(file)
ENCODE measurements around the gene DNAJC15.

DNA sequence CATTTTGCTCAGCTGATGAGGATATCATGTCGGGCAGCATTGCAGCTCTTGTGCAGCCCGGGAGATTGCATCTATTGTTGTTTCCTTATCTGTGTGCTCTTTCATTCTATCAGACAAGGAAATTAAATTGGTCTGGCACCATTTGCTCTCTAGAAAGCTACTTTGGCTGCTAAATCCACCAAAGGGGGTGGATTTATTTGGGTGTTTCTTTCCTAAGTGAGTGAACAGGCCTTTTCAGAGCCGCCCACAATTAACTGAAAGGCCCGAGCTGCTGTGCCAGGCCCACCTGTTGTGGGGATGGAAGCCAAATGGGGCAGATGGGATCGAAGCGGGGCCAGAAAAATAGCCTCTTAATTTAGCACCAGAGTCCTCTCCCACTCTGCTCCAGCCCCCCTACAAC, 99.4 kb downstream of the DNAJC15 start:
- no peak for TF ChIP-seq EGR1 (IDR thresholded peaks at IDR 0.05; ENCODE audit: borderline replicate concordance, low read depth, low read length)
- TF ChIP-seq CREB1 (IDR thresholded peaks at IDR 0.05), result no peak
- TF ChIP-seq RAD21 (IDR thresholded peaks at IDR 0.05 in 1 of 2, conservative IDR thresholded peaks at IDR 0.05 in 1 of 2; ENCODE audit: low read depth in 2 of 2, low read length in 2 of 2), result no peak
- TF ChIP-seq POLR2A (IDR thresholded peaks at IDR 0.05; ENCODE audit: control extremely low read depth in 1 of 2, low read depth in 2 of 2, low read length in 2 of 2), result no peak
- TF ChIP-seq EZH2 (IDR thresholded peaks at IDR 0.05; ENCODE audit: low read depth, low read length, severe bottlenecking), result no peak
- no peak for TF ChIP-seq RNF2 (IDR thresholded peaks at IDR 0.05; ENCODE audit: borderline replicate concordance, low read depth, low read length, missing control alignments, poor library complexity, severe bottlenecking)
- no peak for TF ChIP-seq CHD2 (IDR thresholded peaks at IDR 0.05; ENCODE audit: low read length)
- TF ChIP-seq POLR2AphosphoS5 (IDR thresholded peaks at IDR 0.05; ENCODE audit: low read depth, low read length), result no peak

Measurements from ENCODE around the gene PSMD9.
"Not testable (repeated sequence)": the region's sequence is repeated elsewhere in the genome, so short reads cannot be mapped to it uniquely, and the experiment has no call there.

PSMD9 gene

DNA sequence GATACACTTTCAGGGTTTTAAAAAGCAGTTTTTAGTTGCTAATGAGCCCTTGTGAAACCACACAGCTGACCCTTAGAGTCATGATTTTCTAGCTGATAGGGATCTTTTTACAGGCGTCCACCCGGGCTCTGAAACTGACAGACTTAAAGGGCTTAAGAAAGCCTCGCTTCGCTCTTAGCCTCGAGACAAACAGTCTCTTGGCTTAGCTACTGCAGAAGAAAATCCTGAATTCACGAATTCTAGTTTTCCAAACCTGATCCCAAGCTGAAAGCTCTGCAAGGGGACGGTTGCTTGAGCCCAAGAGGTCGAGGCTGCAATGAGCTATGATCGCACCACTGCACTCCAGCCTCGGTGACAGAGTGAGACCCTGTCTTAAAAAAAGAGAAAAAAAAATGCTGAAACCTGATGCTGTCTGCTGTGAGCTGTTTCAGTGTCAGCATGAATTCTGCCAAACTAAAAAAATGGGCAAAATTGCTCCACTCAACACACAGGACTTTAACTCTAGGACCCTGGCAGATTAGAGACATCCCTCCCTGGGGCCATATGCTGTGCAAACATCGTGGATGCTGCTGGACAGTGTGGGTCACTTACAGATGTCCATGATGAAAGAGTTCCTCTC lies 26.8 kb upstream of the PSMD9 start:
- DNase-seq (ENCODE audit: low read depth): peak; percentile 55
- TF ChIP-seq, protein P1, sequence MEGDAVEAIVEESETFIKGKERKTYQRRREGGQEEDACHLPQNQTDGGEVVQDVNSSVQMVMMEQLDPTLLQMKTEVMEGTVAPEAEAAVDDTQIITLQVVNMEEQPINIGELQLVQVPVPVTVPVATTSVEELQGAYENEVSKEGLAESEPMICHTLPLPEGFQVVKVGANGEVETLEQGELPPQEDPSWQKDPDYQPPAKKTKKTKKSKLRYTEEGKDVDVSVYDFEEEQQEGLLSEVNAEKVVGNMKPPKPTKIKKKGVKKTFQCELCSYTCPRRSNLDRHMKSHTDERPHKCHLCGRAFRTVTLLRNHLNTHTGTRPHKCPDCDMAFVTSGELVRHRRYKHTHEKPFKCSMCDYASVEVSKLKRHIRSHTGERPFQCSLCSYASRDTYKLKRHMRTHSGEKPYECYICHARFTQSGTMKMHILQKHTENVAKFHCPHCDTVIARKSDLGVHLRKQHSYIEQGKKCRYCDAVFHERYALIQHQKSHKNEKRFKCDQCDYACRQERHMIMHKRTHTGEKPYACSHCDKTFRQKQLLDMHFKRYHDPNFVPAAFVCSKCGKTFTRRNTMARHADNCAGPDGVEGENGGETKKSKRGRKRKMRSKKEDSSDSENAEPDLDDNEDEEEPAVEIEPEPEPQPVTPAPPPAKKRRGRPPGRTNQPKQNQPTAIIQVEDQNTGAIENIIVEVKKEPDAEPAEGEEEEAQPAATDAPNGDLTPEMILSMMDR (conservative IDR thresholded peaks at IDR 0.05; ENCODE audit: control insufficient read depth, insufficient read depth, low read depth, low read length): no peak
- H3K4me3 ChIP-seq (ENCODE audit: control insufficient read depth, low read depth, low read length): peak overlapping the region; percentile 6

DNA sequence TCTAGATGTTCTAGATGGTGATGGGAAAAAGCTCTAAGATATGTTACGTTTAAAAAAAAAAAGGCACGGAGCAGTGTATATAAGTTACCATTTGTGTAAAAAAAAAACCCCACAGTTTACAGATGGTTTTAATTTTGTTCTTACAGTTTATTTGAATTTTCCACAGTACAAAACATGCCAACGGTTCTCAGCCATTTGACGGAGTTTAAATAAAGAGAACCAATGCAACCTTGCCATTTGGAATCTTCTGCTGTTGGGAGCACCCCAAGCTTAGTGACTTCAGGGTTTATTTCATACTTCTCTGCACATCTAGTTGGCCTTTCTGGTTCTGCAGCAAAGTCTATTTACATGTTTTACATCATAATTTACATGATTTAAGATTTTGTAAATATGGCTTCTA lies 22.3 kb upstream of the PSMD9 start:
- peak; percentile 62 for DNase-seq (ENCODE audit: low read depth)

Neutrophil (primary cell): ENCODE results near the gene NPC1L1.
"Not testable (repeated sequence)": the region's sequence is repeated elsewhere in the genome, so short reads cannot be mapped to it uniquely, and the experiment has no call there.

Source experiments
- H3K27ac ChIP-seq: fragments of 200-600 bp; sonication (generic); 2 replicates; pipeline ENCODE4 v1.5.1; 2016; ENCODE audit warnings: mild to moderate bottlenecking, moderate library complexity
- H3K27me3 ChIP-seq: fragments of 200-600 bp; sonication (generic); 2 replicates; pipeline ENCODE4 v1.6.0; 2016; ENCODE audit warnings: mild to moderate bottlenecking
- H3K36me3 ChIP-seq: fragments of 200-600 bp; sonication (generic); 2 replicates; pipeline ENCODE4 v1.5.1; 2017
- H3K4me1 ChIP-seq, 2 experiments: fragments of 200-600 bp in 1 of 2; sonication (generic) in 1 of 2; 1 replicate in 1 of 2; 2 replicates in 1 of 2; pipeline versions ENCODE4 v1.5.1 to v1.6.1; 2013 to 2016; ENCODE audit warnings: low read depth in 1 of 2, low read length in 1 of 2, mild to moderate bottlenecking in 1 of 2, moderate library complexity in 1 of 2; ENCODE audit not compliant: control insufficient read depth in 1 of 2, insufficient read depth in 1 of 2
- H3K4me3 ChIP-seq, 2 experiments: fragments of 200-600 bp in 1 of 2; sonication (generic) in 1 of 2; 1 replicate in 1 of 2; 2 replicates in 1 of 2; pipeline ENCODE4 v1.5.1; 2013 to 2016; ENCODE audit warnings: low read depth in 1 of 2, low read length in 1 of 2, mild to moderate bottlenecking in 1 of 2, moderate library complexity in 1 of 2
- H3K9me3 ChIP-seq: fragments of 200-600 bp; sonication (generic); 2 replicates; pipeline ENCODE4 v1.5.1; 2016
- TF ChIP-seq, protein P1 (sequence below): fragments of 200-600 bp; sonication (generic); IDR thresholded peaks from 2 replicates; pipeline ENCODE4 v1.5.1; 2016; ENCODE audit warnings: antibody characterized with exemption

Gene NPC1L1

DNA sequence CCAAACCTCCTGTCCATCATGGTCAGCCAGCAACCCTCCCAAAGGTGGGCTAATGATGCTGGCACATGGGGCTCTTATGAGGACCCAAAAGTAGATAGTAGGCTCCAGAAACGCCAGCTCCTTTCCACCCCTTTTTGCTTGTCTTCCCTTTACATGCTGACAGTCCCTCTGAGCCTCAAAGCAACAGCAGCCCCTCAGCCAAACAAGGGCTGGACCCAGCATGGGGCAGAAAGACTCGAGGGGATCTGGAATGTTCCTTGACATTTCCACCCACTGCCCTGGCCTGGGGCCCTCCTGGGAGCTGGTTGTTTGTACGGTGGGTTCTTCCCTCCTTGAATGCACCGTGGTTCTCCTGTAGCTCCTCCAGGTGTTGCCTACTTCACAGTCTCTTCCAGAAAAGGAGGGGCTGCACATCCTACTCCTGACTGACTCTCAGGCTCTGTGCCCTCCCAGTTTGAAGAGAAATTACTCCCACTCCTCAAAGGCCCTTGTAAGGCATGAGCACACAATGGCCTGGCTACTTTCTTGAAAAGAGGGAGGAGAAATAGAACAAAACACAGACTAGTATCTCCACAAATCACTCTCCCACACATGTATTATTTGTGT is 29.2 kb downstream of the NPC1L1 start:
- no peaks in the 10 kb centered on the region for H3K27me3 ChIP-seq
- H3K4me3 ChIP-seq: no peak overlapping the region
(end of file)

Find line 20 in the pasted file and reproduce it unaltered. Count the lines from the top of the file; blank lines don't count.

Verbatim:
Neutrophil (primary cell): ENCODE results near the gene NPC1L1.